So how would this work? If MS has to go from $1 capital for $30 assets to a more bank-like $10-11 assets per dollar of capital, one of two things have to happen – Either MS sells $20 worth of assets (2/3rds of what it has), and returns the proceeds to debt holders, or raises $2 more of capital.

The first would be disruptive to the markets, bringing a lot of selling pressure while every intervention is aimed at relieving the selling pressure. The second would be dilutive to existing shareholders – The share of existing shareholders would drop by 2/3rds. This is obviously bad for the stock, but, at least the losses are private and limited to shareholders, who kind of took on the risk in the first place.

So they will need time to adjust their balance sheets. Given enough time to get to the required capital ratios through a combination of asset sales and capital raising, and using additional classes of capital (such as preferreds and convertibles), they should be able to emerge as stronger institutions. And they can now buy a commercial bank to help get to the target ratios.

$700B real estate fund!

September 21, 2008 at 6:02 pm | Posted in credit, Housing | Leave a comment
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In round numbers, total residential mortgages outstanding are about $11 trillion (See the time series on OFHEO’s website here).

Roughly, 65% of Americans live in owned housing, of which a third own the property free and clear. About 45% of about 108 million households have mortgage debt. Thanks to easy credit and the record low interest rates in 2003-2004, a majority of properties were recently refinanced, so the average age of mortgages are 3-5 years, with relatively few loans of pre-2001 vintage.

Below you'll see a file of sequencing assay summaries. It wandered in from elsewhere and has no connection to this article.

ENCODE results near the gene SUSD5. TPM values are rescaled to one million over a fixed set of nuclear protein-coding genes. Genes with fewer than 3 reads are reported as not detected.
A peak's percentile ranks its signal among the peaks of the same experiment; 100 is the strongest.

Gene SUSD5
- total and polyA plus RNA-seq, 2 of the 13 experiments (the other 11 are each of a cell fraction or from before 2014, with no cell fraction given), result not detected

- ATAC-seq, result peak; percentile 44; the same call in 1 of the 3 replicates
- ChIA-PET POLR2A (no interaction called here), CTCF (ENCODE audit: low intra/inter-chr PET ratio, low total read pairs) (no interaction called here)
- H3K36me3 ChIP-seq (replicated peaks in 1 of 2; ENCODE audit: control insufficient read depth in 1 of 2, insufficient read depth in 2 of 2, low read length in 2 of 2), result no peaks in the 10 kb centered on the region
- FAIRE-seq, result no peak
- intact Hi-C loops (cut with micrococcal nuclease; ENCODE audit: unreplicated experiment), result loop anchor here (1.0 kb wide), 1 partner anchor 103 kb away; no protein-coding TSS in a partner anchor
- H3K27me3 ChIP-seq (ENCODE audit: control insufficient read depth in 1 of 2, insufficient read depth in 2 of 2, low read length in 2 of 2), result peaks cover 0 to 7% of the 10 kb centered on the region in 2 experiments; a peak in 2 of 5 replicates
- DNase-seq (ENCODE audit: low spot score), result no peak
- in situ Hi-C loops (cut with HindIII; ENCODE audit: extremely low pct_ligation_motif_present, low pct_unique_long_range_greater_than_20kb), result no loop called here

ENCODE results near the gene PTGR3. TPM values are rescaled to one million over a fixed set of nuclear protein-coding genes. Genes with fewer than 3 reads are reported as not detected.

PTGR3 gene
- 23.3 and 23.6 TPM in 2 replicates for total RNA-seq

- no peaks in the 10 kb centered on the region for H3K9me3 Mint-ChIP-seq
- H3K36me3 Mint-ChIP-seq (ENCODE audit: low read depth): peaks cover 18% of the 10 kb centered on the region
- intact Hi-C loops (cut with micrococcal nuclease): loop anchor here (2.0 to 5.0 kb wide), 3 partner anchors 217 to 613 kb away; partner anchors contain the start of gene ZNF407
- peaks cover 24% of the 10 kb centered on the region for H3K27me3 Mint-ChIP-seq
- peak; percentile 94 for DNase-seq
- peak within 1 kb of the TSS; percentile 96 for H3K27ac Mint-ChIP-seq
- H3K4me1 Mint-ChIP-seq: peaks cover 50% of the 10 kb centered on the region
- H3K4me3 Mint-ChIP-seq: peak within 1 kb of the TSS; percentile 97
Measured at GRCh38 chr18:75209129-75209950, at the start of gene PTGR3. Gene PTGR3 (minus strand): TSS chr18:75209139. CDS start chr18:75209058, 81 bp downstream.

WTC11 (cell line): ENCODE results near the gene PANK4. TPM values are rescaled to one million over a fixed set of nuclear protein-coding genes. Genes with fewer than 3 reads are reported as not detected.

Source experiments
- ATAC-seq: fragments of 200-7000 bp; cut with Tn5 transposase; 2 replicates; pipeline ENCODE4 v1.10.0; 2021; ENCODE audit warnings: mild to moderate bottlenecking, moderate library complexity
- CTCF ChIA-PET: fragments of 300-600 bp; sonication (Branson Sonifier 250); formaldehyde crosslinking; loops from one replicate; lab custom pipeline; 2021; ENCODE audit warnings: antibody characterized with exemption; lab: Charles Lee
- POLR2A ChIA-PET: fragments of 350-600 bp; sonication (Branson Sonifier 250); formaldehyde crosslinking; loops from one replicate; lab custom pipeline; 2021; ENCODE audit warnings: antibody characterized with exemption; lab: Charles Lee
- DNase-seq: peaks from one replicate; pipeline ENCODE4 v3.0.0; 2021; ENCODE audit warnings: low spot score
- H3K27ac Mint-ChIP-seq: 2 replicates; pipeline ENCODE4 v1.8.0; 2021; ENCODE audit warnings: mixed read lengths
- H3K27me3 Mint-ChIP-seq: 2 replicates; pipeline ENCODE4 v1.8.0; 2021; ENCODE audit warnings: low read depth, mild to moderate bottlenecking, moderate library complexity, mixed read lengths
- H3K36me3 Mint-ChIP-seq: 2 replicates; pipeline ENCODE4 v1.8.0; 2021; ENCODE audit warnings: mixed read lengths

So basically, the government wants the authority to buy up about 6.3% of all outstanding mortgages, by initial value.

The government won’t buy a sample of mortgages – they will buy the worst of the lot, so we can expect that a very large number of the mortgages in the taxpayer’s portfolio will go delinquent at some point – in fact, many may already be delinquent by the time the government acquires them. With home prices sinking and very little equity to start with, in these toxic mortgages, the homeowners (I use the word loosely, its more like occupants) are basically upside down – They owe more in the mortgage than the house is worth, so many of them will walk away and go through foreclosure, unless the government also works out some kind of foreclosure avoidance package.

Otherwise, the US government is about to become the world’s largest residential real estate owner.

Own-to-rent?

September 21, 2008 at 5:30 pm | Posted in credit, Housing, regulations | 2 Comments
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Here’s an idea. How about, the government acquire toxic mortgages and modify the foreclosure process. Maybe the title transfers over to the government. The government then transfers it over into what is, essentially, an apartment REIT, and appoints a property manager to manage its rental portfolio.

The erstwhile homeowner is now a tenant of the property. They’ve lost equity – if they ever had any- but not the roof over their head. They now owe rent instead of the monthly mortgage payment, and perhaps the rent can be modified to the interest payment on the outstanding balance at a reasonable interest rate (Perhaps the current average 30-year fixed rate), rather than either a low teaser rate or a too-high post-reset ARM rate.

The tenant is basically locked in to a 2-year lease, so they have to pay rent for two years. If they fail to do so, they have a foreclosure on their credit report; if they do make the payments, they walk away with no equity, but also no dings to their credit. The foreclosed home stays occupied, so there isn’t a flood of bank-owned real estate boosting supply and depressing prices. The neighborhood doesn’t start emptying out, and foreclosed homes don’t drag down values – or boost crime in vacant homes.